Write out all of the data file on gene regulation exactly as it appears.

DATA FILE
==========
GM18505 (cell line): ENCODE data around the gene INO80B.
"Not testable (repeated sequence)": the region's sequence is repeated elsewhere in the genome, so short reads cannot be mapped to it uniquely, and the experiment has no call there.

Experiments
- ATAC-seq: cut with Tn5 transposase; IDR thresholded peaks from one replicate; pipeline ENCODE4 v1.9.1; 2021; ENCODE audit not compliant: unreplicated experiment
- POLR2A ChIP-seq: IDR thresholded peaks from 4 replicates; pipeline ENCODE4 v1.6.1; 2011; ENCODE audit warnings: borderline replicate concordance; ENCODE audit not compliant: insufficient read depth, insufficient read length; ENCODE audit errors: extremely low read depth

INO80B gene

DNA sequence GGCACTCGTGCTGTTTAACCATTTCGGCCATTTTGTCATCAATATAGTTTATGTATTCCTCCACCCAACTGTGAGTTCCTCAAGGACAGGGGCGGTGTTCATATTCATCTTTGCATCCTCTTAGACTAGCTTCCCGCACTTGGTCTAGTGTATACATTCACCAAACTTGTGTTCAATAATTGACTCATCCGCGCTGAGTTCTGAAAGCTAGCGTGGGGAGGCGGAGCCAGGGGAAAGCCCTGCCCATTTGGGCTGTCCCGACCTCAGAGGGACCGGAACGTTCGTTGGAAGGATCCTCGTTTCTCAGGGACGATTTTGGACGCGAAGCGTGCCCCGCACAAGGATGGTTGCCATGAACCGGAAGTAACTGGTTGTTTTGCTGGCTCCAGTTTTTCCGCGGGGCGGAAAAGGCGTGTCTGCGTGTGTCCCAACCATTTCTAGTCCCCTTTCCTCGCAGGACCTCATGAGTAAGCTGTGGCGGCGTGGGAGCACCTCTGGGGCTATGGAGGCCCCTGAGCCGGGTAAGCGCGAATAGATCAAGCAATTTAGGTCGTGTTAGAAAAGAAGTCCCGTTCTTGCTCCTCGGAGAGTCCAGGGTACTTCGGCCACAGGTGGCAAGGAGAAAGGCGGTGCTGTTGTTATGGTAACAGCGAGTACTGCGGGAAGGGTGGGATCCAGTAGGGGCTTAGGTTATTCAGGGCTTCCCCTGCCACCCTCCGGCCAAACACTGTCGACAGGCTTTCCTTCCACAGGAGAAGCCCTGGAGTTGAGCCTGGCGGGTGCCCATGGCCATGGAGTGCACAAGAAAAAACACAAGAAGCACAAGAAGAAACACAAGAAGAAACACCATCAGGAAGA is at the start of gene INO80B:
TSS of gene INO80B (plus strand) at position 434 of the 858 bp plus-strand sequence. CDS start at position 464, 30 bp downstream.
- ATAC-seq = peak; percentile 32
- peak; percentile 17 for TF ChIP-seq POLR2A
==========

GM18505 (cell line): ENCODE data around the gene INO80B.
"Not testable (repeated sequence)": the region's sequence is repeated elsewhere in the genome, so short reads cannot be mapped to it uniquely, and the experiment has no call there.

Experiments
- ATAC-seq: cut with Tn5 transposase; IDR thresholded peaks from one replicate; pipeline ENCODE4 v1.9.1; 2021; ENCODE audit not compliant: unreplicated experiment
- POLR2A ChIP-seq: IDR thresholded peaks from 4 replicates; pipeline ENCODE4 v1.6.1; 2011; ENCODE audit warnings: borderline replicate concordance; ENCODE audit not compliant: insufficient read depth, insufficient read length; ENCODE audit errors: extremely low read depth

INO80B gene

DNA sequence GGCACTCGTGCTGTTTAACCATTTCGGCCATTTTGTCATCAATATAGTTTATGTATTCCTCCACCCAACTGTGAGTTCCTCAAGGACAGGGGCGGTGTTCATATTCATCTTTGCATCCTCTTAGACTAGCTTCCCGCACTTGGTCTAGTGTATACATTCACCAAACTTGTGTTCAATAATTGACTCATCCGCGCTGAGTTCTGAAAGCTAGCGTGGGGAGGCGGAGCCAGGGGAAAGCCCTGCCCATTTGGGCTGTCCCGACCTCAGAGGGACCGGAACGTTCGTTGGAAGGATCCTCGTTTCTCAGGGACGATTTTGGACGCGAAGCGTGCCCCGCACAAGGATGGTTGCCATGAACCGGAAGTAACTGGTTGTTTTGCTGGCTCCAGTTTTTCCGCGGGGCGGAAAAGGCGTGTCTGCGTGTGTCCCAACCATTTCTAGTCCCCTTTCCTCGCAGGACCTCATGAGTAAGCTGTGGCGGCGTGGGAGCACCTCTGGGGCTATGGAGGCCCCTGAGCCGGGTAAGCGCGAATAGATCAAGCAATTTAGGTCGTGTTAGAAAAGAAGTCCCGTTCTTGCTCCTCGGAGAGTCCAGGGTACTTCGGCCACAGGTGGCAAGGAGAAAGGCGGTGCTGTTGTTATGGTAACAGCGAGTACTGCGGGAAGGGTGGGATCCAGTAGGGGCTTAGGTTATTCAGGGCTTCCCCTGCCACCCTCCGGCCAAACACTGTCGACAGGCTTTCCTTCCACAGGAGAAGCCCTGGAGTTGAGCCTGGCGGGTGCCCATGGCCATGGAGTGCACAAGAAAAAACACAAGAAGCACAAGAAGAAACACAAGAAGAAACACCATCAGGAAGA is at the start of gene INO80B:
TSS of gene INO80B (plus strand) at position 434 of the 858 bp plus-strand sequence. CDS start at position 464, 30 bp downstream.
- ATAC-seq = peak; percentile 32
- peak; percentile 17 for TF ChIP-seq POLR2A